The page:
Source 4: Planned Giving - 12 Steps to Success
Shortcut Navigation:
Change Text Size: A A A

Source 4: Planned Giving - 12 Steps to Success

SHARE: 
Print

Follow these steps to begin your journey:

  1. Get motivated.
    Make an organizational decision to pursue a planned giving and donation program. Even a modest start is better than none.

  2. Sign up for basic training.
    Get informed about the general benefits and concepts behind planned giving and individual donation programs. But don’t be afraid to identify outside counsel in areas beyond your expertise.

  3. Build support.
    Promote the benefits of planned giving among your staff, volunteers, board members, and donors. 

  4. Book a retreat.
    Plan a staff and board strategic planning meeting to explore how to design a planned giving program for your organization. 

  5. Create partnerships.
    Identify local financial advisors such as trust officers, investment brokers, CPAs, tax specialists, insurance underwriters, and lawyers who specialize in planned giving. Offer to help them fulfill their clients’ charitable interests.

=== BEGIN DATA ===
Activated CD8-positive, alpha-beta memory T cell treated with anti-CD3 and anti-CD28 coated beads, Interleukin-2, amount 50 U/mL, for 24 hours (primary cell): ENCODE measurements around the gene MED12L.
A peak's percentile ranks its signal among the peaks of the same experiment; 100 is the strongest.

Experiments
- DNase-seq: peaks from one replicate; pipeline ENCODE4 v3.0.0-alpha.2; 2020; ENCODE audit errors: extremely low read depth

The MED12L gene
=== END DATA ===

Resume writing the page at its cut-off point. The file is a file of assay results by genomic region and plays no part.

6. Compile a donor profile list.
    Ask for suggestions from staff, volunteers, board members, and other key supporters—then contact these individuals. Never underestimate a donor’s potential. Many large and small supporters can give now and in the future. If you show them how to do it with mutual benefits, they’re sure to pass the word to others.

  7. Create a structure.
    Build the foundation to support, monitor, and maintain your planned giving program.

  8. Educate.
    Use your newsletters, brochures, Web site, and other communications vehicles to educate clients, caregivers, and program supporters about planned giving and new tax laws. Ask for donations and to be remembered in peoples’ wills or trusts. 

  9. Publicize significant gifts.
    Highlight them on your Web site and in newsletters or press releases, with the donor’s permission. Host an annual recognition dinner or special event.

  10. Build a speakers’ bureau.
    Tap volunteers and board members who are well trained and versed in telling your organization’s mission, accomplishments, needs, and examples of how your services improve clients’ lives. Offer will and estate planning workshops.

  11. Invest in supporting materials.
    Line up the resources you need to identify and cultivate prospects. Items like donor screening software and educational brochures can be worth their weight in gold.

  12. Realize the benefits.
    Most important is that you and your staff are comfortable with planned giving programs. Remember that you’re helping both your organization and donors. 
I

want to live in a country where

older adults don't have to choose between paying for medicine or food.

   Please leave this field empty